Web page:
Courtyard with people in Hoi An Vietnam
Hoi An. Photo: Kristin Hall


Find Nemo in Nha Trang

A favourite with night-owls and sun-seekers alike, Nha Trang is the ultimate destination for those who like a touch of hedonism with their long sandy beaches. Nha Trang bars and restaurants cater to a growing number of Russian tourists, so you can easily grab a bite of borscht along with your banh mi on the late-night stumble home. But it’s not all tanning and tequila, the South China Sea is also a great spot for diving or snorkeling. Putt out in an open sided boat for a day of searching for colourful starfish, trumpet fish and of course clownfish before retiring for a traditional Vietnamese lunch on the boat’s deck. Adrenaline junkies can head to the novelty wonderland that is Vinpearl Land, a gloriously tacky island theme park accessed by the world’s longest over-ocean cable car.


Diving in Nha Trang. Photo: Kristin Hall


Learn about the Vietnam War in Ho Chi Minh City

There are few experiences as confronting as a day at the Cu Chi tunnels, an hour’s drive north of Ho Chi Minh City. In fact, tourists only get to see a tiny portion of the vast network of tunnels used by Viet Cong soldiers during the Vietnam War. Much of the tourist-accessible tunnel maze has been made wider and taller for the benefit of visitors, but there are still some tiny trapdoors that can be squeezed through should you want to experience the full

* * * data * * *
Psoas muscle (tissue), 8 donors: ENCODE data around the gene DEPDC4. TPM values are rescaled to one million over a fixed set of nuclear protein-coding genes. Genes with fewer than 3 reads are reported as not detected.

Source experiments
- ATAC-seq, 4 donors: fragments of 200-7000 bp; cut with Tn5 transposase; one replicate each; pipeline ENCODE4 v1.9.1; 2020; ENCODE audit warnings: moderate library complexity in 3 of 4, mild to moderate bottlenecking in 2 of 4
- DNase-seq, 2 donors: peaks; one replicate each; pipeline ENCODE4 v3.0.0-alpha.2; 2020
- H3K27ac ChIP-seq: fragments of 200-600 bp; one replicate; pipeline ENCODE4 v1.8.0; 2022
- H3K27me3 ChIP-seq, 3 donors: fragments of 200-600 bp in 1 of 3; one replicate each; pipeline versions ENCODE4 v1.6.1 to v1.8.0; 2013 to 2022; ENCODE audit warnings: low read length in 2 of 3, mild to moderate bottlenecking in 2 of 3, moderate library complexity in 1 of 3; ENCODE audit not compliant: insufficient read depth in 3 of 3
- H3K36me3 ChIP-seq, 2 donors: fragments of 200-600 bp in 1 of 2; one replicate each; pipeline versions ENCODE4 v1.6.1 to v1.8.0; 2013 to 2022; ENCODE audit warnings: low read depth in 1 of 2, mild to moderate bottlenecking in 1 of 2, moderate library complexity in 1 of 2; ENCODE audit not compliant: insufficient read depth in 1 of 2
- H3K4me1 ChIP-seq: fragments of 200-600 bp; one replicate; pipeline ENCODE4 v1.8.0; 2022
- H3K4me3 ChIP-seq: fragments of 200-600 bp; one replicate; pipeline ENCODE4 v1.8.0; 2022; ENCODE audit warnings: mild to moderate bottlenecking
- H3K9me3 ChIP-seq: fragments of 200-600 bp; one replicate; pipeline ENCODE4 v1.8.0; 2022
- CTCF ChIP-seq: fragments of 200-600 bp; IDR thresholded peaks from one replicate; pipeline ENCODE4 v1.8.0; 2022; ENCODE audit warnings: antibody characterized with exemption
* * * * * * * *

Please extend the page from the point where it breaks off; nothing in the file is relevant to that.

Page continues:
claustrophobia-inducing horror that was part of daily life for Vietnamese fighters.

In the centre of Ho Chi Minh City is the War Remnants Museum, which features a large array of military equipment and a sobering collection of photo exhibits from the war itself and the horrific aftereffects of Agent Orange. The displays are incredibly graphic and shocking, so if you need a reminder that Vietnam has bounced back, head up the Bitexco Tower for the best view of this ever-growing and dynamic city.


A typical trap-door at the Cu Chi tunnels. Photo: flickr.com/Jorge Lascar